10. I'm terrified of chit chat. Standing in a room filled with people while balancing a small plate of munchies and trying to make interesting conversation can send me over the top. But I have improved somewhat over the years. I make a real effort, but alas, I'm sure the other person can see the terrified look on my face. I'm the kind of person who likes a close friendship where we're in and out of each other's homes and in each other's lives like the Seinfeld group. But chit chat is a skill I find hard to learn. With a really close friend you can sit and not say a word, but you don't feel pressured to talk. I really suck at chit chat. I find myself going on and on and on because I'm so desperate to learn to be a brilliant chit chatter. I see others do it so easily. It must be a gift. I intend to get better as time goes by. But I will never have the gift of gab.

Thanks for letting me share my "Proposal Moment" with you. If you'd like to share yours, feel free.

Friday, October 9, 2009

Knock, Knock, Who's There?

Most normal people are able to stay in hotels without any problems whatsoever, but that doesn’t seem to be the case with my family. For some reason, wherever we go, we never lack at least one embarrassing event. Don’t go thinking we’re crazy or anything. We just seem to be tested more than others. I’m sure we’ll be better for it in the long run.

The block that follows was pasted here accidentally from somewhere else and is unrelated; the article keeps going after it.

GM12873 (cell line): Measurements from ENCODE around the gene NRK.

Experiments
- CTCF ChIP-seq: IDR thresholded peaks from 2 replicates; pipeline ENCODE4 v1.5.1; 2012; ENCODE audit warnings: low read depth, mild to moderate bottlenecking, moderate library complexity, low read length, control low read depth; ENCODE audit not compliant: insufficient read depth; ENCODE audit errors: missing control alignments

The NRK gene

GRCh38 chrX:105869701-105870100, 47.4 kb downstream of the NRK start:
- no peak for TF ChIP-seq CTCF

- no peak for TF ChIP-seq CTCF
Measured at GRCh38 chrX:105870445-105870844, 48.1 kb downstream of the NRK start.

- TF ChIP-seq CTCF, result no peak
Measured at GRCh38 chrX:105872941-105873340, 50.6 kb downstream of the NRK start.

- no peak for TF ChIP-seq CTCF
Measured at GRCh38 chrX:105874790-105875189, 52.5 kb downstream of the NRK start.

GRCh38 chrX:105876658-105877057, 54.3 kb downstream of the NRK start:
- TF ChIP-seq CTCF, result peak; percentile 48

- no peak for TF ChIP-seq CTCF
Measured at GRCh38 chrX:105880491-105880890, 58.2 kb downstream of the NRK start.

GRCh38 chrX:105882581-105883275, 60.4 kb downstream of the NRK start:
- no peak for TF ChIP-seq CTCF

Sometime back, there was a week-long revival meeting with a speaker we really wanted to hear. The meeting was to be held almost twenty-five miles from where we lived. Rather than drive back and forth every night for the week, we decided to check into a hotel closer by. Besides being more convenient, it would make us feel like we were away from home and add more excitement to the whole event. 

Now when it comes to packing, Robbie Lee is at her peak of expertise. This woman writes out lists of things to bring before she even begins topack. She coordinates colors and only packs the needed number of outfits for each day. You know the type, “I’ll wear this on Monday and this pretty little outfit on Tuesday, etc.” When you walk in her room, she has each outfit laid out with a pair of socks, underwear, and any needed accessories.As she places each item in her suitcase, she checks it off her handy list, humming as she goes along. I can’t watch for very long before I become very nauseous.